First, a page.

Some effects of periodic winter fire on plant communities on the Georgia PiedmontThis article is part of a larger document. View the larger document here.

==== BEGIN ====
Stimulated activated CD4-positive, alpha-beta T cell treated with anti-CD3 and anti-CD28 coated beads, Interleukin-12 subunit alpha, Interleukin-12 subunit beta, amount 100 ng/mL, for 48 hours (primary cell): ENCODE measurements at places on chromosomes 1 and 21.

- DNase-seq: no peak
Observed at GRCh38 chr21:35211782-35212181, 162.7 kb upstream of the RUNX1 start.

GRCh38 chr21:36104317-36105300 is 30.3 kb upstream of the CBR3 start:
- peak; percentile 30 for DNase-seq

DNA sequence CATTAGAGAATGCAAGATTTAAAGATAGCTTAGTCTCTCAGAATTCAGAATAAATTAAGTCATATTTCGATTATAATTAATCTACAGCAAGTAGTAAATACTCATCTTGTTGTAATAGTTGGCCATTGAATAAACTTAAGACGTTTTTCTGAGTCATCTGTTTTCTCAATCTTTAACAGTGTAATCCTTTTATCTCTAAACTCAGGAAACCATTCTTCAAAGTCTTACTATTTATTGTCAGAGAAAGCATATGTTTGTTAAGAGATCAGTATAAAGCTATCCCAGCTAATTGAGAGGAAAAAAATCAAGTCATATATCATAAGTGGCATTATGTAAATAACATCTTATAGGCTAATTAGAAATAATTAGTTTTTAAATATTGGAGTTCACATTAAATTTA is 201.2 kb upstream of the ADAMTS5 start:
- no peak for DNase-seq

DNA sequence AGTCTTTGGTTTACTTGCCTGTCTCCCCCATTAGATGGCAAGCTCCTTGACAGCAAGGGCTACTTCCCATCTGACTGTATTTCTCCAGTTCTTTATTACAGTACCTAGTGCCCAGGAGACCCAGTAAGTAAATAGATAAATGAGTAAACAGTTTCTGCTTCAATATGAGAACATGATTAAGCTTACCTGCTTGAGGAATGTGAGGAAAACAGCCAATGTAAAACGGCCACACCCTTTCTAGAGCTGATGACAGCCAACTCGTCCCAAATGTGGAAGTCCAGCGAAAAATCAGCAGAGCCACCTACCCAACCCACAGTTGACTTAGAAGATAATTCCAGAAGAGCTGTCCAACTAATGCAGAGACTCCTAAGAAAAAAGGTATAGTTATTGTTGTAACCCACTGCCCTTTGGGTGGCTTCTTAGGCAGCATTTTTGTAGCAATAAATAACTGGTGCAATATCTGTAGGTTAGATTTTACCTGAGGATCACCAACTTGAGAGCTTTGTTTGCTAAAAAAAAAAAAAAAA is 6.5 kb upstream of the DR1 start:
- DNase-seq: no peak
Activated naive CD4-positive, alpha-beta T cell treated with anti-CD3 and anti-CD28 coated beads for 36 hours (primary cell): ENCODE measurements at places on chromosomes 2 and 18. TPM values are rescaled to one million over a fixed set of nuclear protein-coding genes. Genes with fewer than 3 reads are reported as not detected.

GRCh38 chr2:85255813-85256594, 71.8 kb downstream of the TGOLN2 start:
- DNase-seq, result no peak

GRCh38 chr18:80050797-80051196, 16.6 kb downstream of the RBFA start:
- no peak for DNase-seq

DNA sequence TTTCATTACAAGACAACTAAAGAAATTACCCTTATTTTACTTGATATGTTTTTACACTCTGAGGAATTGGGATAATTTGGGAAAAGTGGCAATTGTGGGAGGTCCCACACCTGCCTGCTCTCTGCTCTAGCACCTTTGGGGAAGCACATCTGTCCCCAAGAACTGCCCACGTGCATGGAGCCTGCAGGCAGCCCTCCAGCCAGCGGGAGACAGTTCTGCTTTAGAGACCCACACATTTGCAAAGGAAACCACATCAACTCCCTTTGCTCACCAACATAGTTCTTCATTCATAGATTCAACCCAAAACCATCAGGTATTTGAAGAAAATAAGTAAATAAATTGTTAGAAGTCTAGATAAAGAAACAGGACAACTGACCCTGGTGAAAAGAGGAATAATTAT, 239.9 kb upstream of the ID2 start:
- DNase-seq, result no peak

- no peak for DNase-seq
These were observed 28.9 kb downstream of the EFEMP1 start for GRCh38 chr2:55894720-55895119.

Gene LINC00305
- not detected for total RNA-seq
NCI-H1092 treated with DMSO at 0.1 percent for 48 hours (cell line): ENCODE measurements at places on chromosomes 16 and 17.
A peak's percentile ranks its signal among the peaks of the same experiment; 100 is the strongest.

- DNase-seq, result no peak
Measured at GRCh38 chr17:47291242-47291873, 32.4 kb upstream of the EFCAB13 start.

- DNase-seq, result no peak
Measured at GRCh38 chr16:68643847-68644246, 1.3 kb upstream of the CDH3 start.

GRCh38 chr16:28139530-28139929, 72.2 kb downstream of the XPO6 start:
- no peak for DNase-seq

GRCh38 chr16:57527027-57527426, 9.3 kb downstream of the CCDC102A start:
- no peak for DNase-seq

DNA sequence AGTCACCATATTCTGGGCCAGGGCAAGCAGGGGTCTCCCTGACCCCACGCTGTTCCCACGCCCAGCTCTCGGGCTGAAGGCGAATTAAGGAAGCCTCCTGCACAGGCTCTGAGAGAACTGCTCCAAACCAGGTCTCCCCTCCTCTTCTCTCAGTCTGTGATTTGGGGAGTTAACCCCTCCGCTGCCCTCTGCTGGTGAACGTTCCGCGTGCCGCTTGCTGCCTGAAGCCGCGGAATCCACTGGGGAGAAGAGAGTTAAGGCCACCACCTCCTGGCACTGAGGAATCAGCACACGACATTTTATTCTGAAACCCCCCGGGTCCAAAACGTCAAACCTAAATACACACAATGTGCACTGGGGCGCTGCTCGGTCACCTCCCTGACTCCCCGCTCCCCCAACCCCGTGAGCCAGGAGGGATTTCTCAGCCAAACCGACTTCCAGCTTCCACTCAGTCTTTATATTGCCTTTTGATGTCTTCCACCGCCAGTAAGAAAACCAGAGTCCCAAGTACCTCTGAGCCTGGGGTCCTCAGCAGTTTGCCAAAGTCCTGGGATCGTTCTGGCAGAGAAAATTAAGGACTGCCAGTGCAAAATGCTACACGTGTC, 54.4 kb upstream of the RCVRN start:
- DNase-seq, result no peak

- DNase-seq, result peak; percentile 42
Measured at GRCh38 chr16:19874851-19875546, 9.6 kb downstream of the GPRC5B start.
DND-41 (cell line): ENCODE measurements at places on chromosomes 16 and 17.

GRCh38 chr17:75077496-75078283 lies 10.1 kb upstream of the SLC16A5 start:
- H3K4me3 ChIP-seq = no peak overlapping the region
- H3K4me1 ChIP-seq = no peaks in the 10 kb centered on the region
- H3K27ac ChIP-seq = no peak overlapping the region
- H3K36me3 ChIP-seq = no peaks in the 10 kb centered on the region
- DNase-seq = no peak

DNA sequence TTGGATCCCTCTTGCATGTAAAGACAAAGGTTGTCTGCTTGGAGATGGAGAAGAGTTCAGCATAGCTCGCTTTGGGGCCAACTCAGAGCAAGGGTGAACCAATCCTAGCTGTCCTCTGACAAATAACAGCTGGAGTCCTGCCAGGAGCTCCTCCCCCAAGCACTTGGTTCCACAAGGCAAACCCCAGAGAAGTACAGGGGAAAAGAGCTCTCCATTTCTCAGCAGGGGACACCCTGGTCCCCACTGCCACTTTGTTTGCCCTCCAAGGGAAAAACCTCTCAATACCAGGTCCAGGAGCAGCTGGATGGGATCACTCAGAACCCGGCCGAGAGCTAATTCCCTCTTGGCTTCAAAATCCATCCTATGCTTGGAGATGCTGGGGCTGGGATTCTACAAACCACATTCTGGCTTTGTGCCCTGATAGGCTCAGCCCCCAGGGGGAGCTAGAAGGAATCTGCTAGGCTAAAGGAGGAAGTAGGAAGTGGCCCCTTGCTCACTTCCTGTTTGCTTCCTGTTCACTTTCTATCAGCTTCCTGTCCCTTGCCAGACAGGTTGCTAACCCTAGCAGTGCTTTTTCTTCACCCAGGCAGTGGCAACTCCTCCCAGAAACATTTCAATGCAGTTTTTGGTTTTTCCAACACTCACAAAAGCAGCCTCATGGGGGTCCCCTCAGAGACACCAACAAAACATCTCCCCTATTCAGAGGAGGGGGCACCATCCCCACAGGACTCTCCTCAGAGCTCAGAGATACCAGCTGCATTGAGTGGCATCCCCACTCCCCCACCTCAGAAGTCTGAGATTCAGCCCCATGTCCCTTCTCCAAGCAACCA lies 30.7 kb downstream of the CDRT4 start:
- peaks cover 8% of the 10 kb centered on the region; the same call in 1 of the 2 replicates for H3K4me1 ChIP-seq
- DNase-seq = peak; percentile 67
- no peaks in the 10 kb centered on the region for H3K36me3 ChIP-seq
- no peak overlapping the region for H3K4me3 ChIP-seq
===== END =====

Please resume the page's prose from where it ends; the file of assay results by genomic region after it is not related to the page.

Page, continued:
Belt transect and planar intercept sampling were used to characterize the vegetation in two management compartments of the Piedmont National Wildlife Refuge that have been prescription burned every fourth or fifth winter since 1964 and one that has remained unburned. These fires drastically reduced plant community stature but did not alter species composition. Expressions of species frequency, density and importance were derived and compared. Results are discussed from a wildlife standpoint.